So let's talk about the meaning of "meaning." And so we are going to explore, for a little bit, what is called the theory of meaning. We are going to focus on linguistic meaning -- the meaning that words, sentences, and other items of language have, as well as the meaning that we human beings can have in using those items of language. Because "meaning" is, like most English words, highly ambiguous -- has lots of different senses. But when we ask what the meaning of "meaning" is, in the theory of meaning, we're asking about language or linguistic meaning.
The awful thing -- what makes the theory of meaning so difficult -- is that there are lots of different kinds linguistic meaning. So it's better to speak of the meanings, plural, of "meaning": the meanings of "meaning." Consider this example:
- Suppose I'm at a party and I'm talking to a guy for a bit. His name is Jerry. It's a noisy party but I think I hear Jerry say that his name is "Barry," and that he's a bachelor. So now I incorrectly think this guy's name is Barry, and not Jerry. So then I move on and start talking to a single female friend. She points in the general direction of Jerry, and asks, "Who is that, and is he single?" I don't notice that she's actually pointing to some other guy, not Jerry. And the name of the guy that she is pointing to is, in fact, "Barry." But I think she's pointing to Jerry, and I think that Jerry's name is "Barry," and so I tell her, "Oh, Barry is a bachelor."
- First, draw a distinction between what I mean, and what my words mean.
- What do I mean when I say, "Barry is a bachelor"?
- By contrast, what do my words, "Barry is a bachelor," mean in this situation?
- There are two different things that have meaning, or that bear meaning: namely, speakers, and words.
- So the distinction has been drawn, by the prominent contemporary American philosopher Saul Kripke, between speaker's meaning and semantic meaning.
- The speaker's meaning is, roughly stated, what the speaker means by saying something; the semantic meaning is, roughly stated, what the words uttered by the speaker mean.
- Sometimes we want to say that the speaker's meaning and the semantic meaning are different -- simply because we don't always say what we mean.
- Sometimes we use words that do not actually express what we want to express; so our words mean one thing, and what we mean by them is another thing.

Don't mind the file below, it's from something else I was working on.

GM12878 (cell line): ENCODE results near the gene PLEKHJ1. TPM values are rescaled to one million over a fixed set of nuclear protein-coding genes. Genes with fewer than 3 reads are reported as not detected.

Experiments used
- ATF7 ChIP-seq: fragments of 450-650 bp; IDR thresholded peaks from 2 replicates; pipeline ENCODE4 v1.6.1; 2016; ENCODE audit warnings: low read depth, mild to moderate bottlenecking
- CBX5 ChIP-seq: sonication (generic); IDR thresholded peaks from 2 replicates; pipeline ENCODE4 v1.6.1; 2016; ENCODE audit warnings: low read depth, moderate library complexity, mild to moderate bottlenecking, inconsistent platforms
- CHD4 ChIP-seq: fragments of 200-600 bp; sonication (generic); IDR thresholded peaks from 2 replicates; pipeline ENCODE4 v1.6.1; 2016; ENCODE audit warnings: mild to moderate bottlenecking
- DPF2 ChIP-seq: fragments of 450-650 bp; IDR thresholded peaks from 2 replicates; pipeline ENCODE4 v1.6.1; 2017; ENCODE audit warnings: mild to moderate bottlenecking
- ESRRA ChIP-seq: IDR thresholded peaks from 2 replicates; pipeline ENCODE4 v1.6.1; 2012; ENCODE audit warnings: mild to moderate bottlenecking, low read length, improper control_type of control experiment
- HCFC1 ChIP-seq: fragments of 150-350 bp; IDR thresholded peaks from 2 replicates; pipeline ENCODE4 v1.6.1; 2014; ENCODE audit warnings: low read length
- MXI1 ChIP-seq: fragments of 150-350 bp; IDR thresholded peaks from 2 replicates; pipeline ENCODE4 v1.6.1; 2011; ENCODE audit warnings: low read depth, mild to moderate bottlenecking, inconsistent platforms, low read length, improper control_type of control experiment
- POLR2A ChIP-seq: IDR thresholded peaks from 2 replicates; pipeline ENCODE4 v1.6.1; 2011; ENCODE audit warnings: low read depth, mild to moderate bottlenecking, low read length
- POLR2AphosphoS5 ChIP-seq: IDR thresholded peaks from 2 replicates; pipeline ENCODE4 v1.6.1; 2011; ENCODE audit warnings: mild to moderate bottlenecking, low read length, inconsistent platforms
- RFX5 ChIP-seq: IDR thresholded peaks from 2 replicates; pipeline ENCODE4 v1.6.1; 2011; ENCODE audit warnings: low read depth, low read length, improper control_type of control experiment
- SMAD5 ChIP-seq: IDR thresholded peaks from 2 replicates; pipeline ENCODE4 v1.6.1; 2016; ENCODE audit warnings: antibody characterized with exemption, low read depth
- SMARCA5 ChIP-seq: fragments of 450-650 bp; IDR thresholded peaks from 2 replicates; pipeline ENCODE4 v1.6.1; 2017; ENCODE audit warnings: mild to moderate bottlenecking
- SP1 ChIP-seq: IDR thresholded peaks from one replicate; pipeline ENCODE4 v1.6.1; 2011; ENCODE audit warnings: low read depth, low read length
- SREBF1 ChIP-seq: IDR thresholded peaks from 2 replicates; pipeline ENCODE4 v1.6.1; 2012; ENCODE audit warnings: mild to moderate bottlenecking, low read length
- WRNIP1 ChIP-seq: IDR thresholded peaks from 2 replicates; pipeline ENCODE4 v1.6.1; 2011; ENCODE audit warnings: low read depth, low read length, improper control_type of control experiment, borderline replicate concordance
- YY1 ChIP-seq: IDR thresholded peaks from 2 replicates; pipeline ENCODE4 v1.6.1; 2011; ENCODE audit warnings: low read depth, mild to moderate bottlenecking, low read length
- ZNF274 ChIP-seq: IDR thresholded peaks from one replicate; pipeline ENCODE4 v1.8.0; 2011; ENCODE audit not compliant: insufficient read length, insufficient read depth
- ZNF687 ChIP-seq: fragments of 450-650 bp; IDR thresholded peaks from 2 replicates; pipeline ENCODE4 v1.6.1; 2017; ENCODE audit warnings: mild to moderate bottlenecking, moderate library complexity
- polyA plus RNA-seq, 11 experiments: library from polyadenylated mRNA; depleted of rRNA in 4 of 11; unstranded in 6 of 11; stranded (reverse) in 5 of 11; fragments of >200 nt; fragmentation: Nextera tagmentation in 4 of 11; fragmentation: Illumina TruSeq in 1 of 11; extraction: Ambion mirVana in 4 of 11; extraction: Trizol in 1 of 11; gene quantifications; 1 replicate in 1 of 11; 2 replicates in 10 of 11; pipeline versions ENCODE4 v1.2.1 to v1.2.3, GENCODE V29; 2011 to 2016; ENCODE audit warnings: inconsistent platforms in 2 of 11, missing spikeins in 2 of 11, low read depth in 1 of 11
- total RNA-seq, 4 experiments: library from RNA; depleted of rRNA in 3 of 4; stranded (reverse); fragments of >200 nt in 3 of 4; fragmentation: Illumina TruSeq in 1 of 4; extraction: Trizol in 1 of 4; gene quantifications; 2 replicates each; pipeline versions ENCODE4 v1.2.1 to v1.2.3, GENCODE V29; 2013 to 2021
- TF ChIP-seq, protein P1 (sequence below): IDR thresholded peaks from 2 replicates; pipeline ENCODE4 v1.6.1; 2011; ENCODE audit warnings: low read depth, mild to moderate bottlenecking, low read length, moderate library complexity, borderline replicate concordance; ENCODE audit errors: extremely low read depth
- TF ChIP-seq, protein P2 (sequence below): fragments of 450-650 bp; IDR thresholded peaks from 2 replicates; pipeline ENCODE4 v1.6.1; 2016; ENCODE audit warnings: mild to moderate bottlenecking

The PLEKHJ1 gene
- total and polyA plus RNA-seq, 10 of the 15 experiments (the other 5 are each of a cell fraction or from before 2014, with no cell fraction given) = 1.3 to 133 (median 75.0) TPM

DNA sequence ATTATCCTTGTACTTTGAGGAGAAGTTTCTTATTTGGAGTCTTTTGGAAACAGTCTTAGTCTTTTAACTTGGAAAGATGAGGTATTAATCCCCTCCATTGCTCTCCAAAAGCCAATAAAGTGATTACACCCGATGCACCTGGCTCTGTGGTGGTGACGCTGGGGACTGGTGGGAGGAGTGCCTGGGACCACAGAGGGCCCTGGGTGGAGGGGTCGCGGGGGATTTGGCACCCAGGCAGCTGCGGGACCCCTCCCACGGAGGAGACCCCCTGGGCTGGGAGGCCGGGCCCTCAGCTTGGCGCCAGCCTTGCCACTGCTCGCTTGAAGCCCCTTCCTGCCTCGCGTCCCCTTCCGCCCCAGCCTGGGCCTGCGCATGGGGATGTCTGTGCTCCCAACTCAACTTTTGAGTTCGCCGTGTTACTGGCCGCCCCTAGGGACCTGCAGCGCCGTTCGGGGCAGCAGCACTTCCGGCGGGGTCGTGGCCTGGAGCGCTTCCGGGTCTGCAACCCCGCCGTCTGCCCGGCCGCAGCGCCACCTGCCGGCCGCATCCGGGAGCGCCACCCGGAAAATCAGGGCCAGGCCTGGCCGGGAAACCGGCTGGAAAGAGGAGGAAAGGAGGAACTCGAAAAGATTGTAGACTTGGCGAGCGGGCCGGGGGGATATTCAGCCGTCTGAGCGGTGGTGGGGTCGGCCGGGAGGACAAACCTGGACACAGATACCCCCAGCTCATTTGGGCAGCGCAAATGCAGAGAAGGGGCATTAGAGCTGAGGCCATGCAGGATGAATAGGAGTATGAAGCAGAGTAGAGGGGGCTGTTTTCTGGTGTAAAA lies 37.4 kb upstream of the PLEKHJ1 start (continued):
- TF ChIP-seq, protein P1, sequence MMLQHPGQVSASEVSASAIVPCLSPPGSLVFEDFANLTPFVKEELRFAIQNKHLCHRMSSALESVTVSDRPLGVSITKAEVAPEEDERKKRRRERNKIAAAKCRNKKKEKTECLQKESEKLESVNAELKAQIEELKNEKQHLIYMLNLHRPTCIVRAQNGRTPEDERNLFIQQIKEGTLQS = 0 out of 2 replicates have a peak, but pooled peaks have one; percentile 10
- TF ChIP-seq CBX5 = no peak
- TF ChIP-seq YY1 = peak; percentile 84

Here's another example where speaker's meaning and semantic meaning don't match up.
- Suppose I'm out stargazing, just after sunset. So the stars are just starting to come out. So I mention something about "the brightest star in the sky" to a friend. Now it so happens that at that moment, the brightest star in the sky is the star called "Vega." So my words, "the brightest star in the sky," refer to the star Vega. But what I mean is actually a brighter celestial object, namely the planet Venus. I just don't realize at that time that that object is a planet, not a star. So what I mean by "the brightest star in the sky" is Venus, whereas what my words mean is Vega. The speaker's meaning differs from the semantic meaning in that case.
Another complication are the semantic meaning-bearers -- you know, words, phrases, sentences, and so forth. As mentioned, we can speak of individual words, all by themselves, such as the word "bachelor," having meaning; we can speak of various kinds of phrases, such as "the brightest star in the sky," and "is larger than"; we can speak of the meaning of whole sentences, such as "Barry is a bachelor." The meaning of a whole sentence is clearly a different critter from the meaning of an individual word.
And then among words and phrases we can distinguish different parts of speech, such as noun phrases and adjectival phrases, and of course those are going to have different kinds of meaning. And clearly proper names, which are names that stand for individuals, like "Jerry" and "Barry," and "Paris," and "Venus," are going to have yet another kind of meaning.
See also Gottlob Frege, John Austin, Ludwig Wittgenstein